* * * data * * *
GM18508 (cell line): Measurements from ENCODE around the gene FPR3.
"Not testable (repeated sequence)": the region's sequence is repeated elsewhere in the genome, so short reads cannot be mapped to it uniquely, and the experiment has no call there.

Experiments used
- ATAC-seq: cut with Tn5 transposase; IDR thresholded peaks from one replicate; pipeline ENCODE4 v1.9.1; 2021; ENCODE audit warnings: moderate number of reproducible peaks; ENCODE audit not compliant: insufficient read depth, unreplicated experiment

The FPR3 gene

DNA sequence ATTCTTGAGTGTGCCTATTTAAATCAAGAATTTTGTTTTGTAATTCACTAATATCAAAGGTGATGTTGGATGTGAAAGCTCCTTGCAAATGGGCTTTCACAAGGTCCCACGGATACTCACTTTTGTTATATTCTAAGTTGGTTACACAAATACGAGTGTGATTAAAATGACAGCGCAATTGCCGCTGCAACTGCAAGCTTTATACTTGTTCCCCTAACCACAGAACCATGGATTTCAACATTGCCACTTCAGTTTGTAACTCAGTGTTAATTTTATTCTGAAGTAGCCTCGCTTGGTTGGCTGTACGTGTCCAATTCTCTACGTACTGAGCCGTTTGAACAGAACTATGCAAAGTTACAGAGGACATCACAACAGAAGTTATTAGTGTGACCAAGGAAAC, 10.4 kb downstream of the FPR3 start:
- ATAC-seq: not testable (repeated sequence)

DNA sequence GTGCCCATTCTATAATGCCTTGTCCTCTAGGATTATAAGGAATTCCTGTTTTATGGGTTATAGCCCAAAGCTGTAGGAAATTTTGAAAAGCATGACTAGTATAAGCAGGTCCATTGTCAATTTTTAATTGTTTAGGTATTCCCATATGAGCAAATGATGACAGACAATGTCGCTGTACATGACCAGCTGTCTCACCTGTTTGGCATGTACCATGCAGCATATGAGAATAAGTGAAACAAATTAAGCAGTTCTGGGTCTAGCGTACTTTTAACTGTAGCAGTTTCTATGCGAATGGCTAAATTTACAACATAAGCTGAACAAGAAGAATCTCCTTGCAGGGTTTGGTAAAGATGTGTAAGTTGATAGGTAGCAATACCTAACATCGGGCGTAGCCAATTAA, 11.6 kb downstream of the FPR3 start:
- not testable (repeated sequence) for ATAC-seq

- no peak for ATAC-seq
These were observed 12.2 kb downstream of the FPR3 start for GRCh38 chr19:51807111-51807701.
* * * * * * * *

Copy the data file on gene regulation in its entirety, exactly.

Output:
GM18508 (cell line): Measurements from ENCODE around the gene FPR3.
"Not testable (repeated sequence)": the region's sequence is repeated elsewhere in the genome, so short reads cannot be mapped to it uniquely, and the experiment has no call there.

Experiments used
- ATAC-seq: cut with Tn5 transposase; IDR thresholded peaks from one replicate; pipeline ENCODE4 v1.9.1; 2021; ENCODE audit warnings: moderate number of reproducible peaks; ENCODE audit not compliant: insufficient read depth, unreplicated experiment

The FPR3 gene

DNA sequence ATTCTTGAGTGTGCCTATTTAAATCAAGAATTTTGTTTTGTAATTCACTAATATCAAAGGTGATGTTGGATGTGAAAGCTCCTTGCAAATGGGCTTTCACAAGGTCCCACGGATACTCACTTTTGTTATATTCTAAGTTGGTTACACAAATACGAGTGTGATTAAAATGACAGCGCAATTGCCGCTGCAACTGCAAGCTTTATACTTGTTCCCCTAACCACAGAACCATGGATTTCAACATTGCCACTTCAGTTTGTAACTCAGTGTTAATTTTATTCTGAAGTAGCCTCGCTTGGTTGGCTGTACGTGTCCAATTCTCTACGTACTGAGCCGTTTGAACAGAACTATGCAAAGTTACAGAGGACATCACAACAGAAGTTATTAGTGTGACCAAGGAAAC, 10.4 kb downstream of the FPR3 start:
- ATAC-seq: not testable (repeated sequence)

DNA sequence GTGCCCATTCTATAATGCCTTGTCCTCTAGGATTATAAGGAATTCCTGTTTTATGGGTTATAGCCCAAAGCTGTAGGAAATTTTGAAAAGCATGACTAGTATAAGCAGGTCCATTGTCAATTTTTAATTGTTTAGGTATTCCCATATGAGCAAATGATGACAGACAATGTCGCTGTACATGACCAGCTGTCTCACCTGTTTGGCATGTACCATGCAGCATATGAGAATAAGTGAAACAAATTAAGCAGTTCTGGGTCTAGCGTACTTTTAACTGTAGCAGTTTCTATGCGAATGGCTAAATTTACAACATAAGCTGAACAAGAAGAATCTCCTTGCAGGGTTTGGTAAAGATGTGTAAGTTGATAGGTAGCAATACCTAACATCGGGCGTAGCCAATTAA, 11.6 kb downstream of the FPR3 start:
- not testable (repeated sequence) for ATAC-seq

- no peak for ATAC-seq
These were observed 12.2 kb downstream of the FPR3 start for GRCh38 chr19:51807111-51807701.